Teaching in a dummy proof way is a great tool to cover the masses but, enforcing half truths is never a good ideal. I was always initially taught the dummy proof way and as my training progress was taught to more finite issues of operating my weapons platform. Guess I have been lucky my instructors have taught me how, more importantly WHY and alternative ways. That way I can decide what works best for me. Saying that I have seen certified instructors passing along information that just drives me nuts. All that said the key is to always TRAIN TRAIN TRAIN. Pray you never need it, smile like you don’t want to do it but, always have three ways to take care of

  • Luke

    I’ve never heard the argument that using a slide stop/release will keep you from being able to get your weapon to function in a stressful situation. Not sure what the reasoning would be behind that.

  • I find it amusing that people even attempt to predict what will happen to individuals “under stress.” Some people will lose all motor skills and freeze. Some won’t even blink. Rather than make mass predictions, we need to emphasize the importance and benefits of training and mindset(most stress is mental). Great article Doc!

  • Drive on, Doc. I have always secretly held onto the belief that potentially there is an in-between motor skill that is not fine, nor is it gross, nor is it lost under stress. I think of threading a needle, not pressing a trigger or manipulating a slide stop/release when I am on the subject of fine motor skills. Sometimes, I think of getting the funny bone out in the game of Operation, but that is because I am a child of the ’60’s. We as instructors and shooters need to evaluate what and how we are doing business and adjust as needed. Good words from a neanderthal, Doc.

  • Homer J. Simpson

    Most of this “new wave” talk about “thinking outside the box” is just semantics. The author is right about the textbook definitions of fine & gross motor skills. True, there is no physiological basis for the term “muscle memory”. But the root intent behind these ill-conceived terms is still correct:

    1) It is harder to do somewhat intricate hand skills when you’re jacked on adrenaline and your hands are shaking like a leaf. Not impossible, just harder. So keep things simple as long as combat effectiveness is not degraded. Choices must be made, then trained extensively.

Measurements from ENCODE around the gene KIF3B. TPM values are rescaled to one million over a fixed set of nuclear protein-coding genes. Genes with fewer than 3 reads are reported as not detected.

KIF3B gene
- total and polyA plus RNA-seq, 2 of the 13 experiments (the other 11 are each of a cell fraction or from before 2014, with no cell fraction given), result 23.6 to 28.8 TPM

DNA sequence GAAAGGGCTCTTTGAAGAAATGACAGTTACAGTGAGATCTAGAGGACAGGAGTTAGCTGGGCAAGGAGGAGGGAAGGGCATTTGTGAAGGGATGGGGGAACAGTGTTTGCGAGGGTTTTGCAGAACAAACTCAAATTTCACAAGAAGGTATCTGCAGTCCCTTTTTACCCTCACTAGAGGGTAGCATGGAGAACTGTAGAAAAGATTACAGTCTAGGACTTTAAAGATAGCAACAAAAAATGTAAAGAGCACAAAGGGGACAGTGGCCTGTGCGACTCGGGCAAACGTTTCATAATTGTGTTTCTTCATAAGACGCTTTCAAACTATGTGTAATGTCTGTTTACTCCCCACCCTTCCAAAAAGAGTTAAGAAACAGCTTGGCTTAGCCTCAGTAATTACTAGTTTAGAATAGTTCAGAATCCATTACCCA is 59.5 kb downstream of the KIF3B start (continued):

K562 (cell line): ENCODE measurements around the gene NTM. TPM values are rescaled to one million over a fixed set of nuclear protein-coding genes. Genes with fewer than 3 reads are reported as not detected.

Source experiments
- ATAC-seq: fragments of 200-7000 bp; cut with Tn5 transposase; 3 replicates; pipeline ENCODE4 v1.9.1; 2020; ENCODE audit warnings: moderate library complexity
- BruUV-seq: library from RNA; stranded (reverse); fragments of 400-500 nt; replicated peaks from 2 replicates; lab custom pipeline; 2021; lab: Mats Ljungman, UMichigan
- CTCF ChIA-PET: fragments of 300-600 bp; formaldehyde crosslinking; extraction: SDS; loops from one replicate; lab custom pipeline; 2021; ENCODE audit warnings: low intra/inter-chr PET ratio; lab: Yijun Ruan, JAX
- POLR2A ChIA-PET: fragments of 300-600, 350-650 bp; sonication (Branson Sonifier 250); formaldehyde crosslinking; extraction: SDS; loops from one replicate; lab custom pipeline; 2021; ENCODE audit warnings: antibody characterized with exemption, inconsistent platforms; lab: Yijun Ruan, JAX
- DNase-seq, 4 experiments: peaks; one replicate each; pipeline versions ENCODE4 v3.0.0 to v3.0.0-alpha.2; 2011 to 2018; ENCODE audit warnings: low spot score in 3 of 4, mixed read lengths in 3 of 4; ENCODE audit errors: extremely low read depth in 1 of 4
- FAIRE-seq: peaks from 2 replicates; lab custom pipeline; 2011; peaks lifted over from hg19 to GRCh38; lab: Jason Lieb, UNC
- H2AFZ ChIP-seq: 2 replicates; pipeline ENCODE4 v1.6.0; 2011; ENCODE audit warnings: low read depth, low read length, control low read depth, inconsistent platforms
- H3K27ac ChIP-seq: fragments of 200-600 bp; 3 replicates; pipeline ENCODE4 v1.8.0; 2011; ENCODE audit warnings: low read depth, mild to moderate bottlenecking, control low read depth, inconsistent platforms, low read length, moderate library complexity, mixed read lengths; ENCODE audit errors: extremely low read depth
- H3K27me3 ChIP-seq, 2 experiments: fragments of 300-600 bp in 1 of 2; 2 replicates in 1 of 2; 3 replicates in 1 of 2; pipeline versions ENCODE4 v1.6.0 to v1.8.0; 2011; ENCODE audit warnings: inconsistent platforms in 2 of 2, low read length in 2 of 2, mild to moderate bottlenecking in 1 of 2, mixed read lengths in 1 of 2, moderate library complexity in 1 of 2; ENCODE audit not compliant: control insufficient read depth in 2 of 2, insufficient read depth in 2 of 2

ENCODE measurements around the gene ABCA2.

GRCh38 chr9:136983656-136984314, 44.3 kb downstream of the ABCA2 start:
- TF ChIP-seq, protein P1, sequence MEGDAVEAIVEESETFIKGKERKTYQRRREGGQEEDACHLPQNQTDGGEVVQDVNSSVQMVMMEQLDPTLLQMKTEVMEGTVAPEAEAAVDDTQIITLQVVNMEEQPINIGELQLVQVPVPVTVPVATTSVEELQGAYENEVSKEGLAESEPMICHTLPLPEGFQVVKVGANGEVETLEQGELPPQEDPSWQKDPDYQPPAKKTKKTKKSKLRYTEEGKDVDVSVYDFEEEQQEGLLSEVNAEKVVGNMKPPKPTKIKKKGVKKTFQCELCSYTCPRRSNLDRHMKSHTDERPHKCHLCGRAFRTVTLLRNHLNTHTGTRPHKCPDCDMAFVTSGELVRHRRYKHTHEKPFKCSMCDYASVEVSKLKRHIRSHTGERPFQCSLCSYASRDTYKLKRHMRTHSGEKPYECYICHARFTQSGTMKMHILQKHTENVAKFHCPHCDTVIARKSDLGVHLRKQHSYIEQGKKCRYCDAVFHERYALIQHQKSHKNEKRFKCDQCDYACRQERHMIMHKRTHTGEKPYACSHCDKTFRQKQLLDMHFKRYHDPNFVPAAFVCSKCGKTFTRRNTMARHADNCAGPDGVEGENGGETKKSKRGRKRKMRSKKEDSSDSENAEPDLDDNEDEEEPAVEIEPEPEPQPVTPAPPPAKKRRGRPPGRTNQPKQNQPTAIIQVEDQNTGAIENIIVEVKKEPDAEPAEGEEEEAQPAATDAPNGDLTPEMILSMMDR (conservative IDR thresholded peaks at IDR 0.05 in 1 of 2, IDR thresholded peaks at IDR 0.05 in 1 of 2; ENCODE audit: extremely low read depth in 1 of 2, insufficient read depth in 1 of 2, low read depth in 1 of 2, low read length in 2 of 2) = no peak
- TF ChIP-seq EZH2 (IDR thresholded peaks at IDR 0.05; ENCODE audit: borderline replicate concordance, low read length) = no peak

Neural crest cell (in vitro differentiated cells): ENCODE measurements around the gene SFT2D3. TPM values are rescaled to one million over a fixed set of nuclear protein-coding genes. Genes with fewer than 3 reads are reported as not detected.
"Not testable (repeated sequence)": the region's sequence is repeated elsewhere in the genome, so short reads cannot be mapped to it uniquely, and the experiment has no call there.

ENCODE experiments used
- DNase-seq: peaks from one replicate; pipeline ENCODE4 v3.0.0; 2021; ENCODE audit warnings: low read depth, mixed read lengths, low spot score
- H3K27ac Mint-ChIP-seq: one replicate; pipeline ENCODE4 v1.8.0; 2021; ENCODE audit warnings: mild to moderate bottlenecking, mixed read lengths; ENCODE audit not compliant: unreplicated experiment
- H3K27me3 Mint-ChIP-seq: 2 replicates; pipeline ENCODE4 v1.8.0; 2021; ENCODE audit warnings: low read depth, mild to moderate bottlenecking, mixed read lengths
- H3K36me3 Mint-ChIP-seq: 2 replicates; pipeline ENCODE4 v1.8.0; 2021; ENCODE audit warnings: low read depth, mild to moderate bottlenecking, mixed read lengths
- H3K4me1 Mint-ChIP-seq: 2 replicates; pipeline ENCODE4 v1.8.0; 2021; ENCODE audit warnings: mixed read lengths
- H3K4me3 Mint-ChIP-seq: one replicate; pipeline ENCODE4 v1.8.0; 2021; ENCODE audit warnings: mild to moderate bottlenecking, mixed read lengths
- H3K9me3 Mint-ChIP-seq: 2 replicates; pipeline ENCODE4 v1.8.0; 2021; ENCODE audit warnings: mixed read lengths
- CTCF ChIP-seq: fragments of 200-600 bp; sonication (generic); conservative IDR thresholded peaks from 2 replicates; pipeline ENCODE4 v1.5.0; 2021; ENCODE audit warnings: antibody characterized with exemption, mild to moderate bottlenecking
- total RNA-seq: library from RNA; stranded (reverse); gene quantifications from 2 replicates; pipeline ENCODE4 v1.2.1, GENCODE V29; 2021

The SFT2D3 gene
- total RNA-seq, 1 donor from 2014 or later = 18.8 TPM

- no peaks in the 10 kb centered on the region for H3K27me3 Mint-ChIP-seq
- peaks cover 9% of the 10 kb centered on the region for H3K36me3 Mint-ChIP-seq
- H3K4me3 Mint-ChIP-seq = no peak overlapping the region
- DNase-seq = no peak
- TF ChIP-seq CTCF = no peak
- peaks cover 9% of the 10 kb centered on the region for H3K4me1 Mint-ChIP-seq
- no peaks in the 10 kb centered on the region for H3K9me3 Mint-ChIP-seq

2) Do something 23 bazillion times (correctly or incorrectly) and you’ll get to where you can do it (correctly or incorrectly) without concious thought.

    Getting the terms right doesn’t mean a stunning new dawn of tactical awesomeness has been discovered.

    In other news, experience has shown that those who have been through high stress situations perform better (amazing!) than those who have not.

    And for the record I shoot mod iso, use the slide release, and have always known that both pressing the trigger and picking your nose are fine motor skills. 🙂

  • We train in stressful environments all the time. We shoot under stress as well and although maybe not as accurate as sitting at a bench there is still plenty of fine motor skill to shoot with precision, change a magazine, etc.

  • Sheep.Dog

    I can’t count the number of times I have been out on the job and shit hit the fan. Seems like my weapon just appeared in my hands from holster. I also remember loading, racking out a jam, mentally remembering to squeeze not jerk, knowing how many rounds I had in the mag, etc. As a firearms instructor, I have always challenged the older guys to prove the stress related fails. I always chalked it up to poor training. They scream I would do it too. Nope never did. Pulled some stupid stunts here and there, but always had control on running my weapons.

  • Jackel

    Excellent points. I really think that the key to performance under stress is consisent training and practice. I really believe that the key is to do things the same way every time so that you don’t need to think when you have to act.

  • steve o.

    I teach both methods of releasing the slide to my students. I prefer to show my people several different ways to accomplish the mission. If your support hand is out of commission it would be great to use the slide catch.I did prefer the slide catch method until I was a BG in a “force on force” training. I shot up the officers and went to slide lock. As soon as I began my reload the pissed off officers charged me guns blazing. I was sweating like a %^*& in church and missed the slide catch several times. I reached over and charged the weapon with my support hand. To late, they closed the gap and lit me up. I still use the slide catch when shooting matches because it is faster. I don’t use it when I am working. I think the shooter should decide what works for them , or situation dictates. We get to caught up in dogma and “hicks law”. Students should use the method that works best for them. One has to look at the shooters body type, skill level, experience and preferences. It has taken me along time develop this type of outlook. Once you remove your ego and need to be right you can open new doors for your troops.

  • Dan